"God answered our prayers, Mommy!!!!"

Yes He did.

The next morning Big Sis is the first one ready for the day and comes in my room, Bible in hand.

"Mommy, I think I'm going to start reading the Bible everyday. Can you show me where Ruth is?"

I show her where Ruth is and ask her if she knows anything about it.

"No, but I'll let you know in a little while."

She takes her Bible, heads outside and reads the entire book of Ruth in one sitting.
She summed it up in one sentence and I don't think I could have summed it up better myself.

"She was a good daughter-in-law."

Ruth would be proud, too.

Sunday, June 5, 2011

I am old. So very very old.

The party preparations began on Friday with a trip to the grocery store, list in hand, and 4 young helpers giddy at the foody possibilities. We came home and my sous chefs uniformed up and we began the cookapalooza.

Saturday morning we awoke to all of the little people asking, "Pawty? Pawty time?" Not yet, little people. The big people won't be here until tonight.

And the race was on. Clean house. Feed kids. Sweep up all their crumbs. Clean house again. Feed kids. Sweep up all their crumbs. Discuss utilization of an off-site babysitter for the next party. Clean the house again.

And then they came. About 15 of them. Big kids. BIG BIG kids to my little people.

They filled up my whole house. We ate a huge dinner with plates in hand, seats on the floor, piled up on couches, all within earshot.

I had an experience 6 years ago that gave me the feeling of being a parent. It's called BIRTHING A BABY. However, 6 years before that, my pre-parental instincts kicked in on a much different scale.

I became a camp director for a gaggle of college students that for a short 2 1/2 months each year, became my "kids". Ultimately, I was the one responsible for them and that weighed heavily. I prayed for them fiercely. I trained them as best I knew how. I laughed hysterically at their antics. I disciplined poorly. I cried weekly. And I loved them all.

I had been one of those "kids" for a couple of summers myself. I knew the life-changing impact one summer could have and I wanted to bear witness to that change in the lives of college kids.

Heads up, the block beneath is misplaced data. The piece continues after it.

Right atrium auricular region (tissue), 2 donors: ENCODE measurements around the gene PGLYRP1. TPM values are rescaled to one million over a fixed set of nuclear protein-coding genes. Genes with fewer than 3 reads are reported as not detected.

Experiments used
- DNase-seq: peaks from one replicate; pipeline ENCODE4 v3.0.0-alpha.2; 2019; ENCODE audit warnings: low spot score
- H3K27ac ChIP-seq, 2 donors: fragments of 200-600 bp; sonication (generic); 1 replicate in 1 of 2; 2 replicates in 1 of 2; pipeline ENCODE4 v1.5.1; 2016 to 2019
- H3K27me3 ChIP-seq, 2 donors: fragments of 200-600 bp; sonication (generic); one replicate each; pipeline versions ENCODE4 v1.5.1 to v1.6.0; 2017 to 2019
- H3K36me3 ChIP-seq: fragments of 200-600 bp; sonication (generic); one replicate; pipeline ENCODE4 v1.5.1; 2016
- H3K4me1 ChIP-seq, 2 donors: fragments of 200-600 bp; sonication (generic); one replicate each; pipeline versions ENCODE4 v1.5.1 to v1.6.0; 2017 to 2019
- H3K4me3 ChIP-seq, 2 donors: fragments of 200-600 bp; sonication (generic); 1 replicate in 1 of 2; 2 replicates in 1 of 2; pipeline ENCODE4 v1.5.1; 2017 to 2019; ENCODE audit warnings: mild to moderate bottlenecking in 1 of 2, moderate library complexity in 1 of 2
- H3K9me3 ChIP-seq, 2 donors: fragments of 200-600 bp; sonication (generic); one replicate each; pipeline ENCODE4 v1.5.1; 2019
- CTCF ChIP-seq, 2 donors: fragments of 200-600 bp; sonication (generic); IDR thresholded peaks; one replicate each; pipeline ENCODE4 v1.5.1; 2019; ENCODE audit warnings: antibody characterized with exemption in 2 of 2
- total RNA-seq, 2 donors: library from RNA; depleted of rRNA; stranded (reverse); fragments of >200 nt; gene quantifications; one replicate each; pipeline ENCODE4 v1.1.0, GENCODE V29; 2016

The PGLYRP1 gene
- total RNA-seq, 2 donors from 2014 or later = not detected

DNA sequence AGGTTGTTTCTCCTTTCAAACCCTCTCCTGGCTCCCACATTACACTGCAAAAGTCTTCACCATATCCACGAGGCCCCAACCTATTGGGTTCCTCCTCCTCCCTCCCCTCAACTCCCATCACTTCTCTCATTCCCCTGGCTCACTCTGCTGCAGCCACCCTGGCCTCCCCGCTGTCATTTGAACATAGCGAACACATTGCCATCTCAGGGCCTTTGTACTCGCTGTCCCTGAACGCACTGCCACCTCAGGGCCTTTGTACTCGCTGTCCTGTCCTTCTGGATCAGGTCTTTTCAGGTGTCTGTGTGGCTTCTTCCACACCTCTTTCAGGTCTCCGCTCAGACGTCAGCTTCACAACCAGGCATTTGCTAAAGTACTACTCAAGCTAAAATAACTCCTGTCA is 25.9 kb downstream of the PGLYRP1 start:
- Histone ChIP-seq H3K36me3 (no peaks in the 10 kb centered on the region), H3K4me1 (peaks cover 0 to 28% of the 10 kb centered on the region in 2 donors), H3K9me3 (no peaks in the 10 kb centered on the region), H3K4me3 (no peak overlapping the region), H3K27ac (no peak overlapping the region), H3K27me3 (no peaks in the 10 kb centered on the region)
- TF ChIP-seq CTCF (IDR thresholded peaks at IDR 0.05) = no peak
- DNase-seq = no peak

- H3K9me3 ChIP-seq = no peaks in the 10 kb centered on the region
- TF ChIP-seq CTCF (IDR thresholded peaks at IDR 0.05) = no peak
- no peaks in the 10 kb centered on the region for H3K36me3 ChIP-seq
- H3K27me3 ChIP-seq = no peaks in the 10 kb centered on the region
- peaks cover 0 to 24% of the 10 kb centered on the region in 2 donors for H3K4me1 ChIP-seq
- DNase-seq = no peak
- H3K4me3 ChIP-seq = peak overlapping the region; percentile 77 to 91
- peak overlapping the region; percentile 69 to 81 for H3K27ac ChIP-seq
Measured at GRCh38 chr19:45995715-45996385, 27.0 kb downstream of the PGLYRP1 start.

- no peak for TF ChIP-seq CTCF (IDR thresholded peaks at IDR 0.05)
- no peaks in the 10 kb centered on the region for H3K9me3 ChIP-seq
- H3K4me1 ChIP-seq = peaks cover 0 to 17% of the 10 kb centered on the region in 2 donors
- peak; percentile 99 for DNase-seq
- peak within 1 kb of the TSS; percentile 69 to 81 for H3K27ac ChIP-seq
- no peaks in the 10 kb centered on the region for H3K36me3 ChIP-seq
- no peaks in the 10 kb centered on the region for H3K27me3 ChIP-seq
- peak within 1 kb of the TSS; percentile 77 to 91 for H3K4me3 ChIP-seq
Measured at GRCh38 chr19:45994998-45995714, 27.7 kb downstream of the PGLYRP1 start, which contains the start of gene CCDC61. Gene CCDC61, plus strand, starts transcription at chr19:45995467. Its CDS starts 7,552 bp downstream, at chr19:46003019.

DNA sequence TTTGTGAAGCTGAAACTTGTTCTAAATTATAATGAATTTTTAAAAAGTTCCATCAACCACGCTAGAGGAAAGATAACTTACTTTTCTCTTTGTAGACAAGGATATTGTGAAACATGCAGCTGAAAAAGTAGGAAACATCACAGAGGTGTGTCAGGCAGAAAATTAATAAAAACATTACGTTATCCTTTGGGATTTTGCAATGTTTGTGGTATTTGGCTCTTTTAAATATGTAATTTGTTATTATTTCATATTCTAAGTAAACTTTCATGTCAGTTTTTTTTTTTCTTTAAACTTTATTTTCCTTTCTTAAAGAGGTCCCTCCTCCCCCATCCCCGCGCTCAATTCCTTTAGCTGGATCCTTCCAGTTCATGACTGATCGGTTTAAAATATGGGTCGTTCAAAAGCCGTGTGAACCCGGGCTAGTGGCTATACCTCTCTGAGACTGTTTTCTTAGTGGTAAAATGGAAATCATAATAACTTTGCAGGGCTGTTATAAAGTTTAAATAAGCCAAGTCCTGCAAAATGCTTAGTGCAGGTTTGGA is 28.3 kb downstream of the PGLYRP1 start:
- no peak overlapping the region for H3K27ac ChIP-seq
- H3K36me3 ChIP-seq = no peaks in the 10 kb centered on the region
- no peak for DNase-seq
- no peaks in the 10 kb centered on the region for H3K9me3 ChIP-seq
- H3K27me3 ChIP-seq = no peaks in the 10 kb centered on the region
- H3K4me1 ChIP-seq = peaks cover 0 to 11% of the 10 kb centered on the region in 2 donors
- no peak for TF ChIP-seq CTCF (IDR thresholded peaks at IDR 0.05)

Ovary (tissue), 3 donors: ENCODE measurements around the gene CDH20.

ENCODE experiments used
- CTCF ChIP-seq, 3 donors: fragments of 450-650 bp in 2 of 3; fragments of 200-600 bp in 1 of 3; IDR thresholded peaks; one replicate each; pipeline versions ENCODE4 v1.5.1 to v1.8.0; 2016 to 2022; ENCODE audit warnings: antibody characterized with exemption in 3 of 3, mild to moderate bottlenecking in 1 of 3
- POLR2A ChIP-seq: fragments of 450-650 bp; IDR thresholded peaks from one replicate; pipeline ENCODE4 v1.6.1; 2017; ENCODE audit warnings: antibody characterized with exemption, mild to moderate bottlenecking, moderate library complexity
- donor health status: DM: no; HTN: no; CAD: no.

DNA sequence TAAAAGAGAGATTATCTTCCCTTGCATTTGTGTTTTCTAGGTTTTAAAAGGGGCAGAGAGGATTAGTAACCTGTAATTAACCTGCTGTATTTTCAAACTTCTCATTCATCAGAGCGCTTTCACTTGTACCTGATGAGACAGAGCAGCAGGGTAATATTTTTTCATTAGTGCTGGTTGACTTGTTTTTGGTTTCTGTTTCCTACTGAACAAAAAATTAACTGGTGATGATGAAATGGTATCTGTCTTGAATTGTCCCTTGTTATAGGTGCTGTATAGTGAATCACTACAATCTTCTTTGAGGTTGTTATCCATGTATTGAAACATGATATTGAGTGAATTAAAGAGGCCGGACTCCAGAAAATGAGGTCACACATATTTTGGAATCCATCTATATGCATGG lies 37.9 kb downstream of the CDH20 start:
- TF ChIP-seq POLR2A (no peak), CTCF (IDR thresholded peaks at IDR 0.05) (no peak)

As my official role as PARENT WHO HAS BIRTHED AN ACTUAL BABY came about, I knew it was time to swap roles and take on parenting the bloodline full-time. And so I did.

But I could not leave the gaggle behind. Whenever I hear of their arrival to the camp each year, the same feelings creep up as they used to 6, 7, 8 years ago. The anticipation. The nervousness. The knowledge of what's to come. The excitement of knowing these kids would drive back over the causeway at the end of July changed forever.

I know I did.

And so, as the mom who can never leave the "kids" alone, I had them over for dinner just 2 days after they arrived. They needed some basic food groups outside of the cafeteria, and I felt it my job to provide.

What I didn't expect was that in the short time they were here, I learned some important lessons from them.

1. These are the quality, integrity-filled people I want my kids to be around. All the time.
2. I want my BIRTHED kids to have the deep spiritual experiences these college kids have had and will have as they serve this summer.
3. Camp Counselor feet are still just as nasty as they were back in '98.
4. Their average age was 20. Some younger. I could officially be their legitimate parent.
5. In conclusion, I am old. So very very old.

But I am proud. Proud of a lineage, per say, that I was a part of and that continues today. New leadership. New kids. Same location. Same God.